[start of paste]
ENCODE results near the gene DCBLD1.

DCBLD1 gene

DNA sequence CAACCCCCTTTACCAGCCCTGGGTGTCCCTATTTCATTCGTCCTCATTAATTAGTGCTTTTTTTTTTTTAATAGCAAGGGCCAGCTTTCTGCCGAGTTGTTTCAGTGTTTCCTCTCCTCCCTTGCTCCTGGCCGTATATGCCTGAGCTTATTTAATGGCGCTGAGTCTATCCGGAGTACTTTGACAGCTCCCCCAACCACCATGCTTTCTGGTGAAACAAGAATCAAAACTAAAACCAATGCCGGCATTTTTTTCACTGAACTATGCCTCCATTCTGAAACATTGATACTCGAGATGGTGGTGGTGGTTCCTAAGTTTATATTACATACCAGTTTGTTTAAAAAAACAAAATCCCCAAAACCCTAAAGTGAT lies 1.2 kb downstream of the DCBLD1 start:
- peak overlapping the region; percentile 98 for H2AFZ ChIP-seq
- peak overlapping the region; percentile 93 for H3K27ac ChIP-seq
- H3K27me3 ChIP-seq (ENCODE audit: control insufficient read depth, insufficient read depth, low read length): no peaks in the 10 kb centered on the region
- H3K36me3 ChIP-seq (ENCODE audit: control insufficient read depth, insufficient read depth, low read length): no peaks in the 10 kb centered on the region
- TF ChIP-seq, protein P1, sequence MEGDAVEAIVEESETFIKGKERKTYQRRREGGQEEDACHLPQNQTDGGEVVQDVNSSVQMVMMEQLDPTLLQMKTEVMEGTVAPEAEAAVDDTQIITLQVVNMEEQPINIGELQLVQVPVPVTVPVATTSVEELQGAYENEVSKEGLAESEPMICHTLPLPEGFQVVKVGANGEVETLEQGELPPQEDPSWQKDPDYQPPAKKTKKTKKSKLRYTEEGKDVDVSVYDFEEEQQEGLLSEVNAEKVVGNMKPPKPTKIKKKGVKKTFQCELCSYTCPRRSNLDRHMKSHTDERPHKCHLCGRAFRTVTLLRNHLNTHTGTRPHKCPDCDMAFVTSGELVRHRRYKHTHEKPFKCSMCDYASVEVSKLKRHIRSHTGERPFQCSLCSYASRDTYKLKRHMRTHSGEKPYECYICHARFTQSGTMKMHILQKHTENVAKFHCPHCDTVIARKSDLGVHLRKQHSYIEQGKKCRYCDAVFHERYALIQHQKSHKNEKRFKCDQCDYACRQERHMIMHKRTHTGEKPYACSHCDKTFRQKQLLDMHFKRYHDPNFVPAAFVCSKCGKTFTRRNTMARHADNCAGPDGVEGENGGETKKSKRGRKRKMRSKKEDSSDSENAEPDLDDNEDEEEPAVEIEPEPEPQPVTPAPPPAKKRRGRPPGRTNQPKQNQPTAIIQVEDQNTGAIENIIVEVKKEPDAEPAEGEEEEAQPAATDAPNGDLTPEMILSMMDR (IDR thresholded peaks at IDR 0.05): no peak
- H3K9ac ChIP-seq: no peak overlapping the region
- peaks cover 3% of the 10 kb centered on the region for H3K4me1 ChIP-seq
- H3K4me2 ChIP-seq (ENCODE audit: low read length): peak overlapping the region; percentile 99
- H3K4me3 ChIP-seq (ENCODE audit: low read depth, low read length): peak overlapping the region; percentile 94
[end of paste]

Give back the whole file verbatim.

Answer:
ENCODE results near the gene DCBLD1.

DCBLD1 gene

DNA sequence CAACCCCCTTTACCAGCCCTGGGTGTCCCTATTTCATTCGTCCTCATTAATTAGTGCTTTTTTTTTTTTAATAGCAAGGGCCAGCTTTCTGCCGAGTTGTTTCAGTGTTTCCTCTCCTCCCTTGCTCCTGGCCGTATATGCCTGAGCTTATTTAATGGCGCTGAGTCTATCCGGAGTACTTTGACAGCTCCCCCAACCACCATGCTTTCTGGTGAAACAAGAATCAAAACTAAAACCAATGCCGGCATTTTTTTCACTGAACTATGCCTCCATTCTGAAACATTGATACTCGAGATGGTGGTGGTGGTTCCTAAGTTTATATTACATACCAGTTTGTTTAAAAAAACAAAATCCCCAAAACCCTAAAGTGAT lies 1.2 kb downstream of the DCBLD1 start:
- peak overlapping the region; percentile 98 for H2AFZ ChIP-seq
- peak overlapping the region; percentile 93 for H3K27ac ChIP-seq
- H3K27me3 ChIP-seq (ENCODE audit: control insufficient read depth, insufficient read depth, low read length): no peaks in the 10 kb centered on the region
- H3K36me3 ChIP-seq (ENCODE audit: control insufficient read depth, insufficient read depth, low read length): no peaks in the 10 kb centered on the region
- TF ChIP-seq, protein P1, sequence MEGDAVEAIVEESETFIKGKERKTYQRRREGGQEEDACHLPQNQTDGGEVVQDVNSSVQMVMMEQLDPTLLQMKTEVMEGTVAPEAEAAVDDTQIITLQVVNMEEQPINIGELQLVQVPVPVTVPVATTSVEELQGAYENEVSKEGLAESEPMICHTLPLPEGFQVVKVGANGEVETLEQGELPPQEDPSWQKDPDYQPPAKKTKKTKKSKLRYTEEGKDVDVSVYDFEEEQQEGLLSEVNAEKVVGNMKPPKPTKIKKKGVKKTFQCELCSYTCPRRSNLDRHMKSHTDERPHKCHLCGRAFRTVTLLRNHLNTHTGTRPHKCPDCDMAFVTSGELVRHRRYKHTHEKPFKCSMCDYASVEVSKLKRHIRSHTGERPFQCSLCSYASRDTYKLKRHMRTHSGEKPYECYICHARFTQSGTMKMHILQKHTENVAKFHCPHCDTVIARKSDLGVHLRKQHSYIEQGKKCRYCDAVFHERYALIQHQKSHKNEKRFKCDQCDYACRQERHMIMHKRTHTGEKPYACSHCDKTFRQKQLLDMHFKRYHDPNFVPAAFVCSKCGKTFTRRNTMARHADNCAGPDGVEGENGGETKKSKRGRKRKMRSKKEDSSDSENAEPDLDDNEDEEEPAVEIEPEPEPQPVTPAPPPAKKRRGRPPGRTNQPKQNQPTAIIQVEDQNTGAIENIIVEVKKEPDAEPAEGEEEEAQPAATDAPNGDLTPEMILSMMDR (IDR thresholded peaks at IDR 0.05): no peak
- H3K9ac ChIP-seq: no peak overlapping the region
- peaks cover 3% of the 10 kb centered on the region for H3K4me1 ChIP-seq
- H3K4me2 ChIP-seq (ENCODE audit: low read length): peak overlapping the region; percentile 99
- H3K4me3 ChIP-seq (ENCODE audit: low read depth, low read length): peak overlapping the region; percentile 94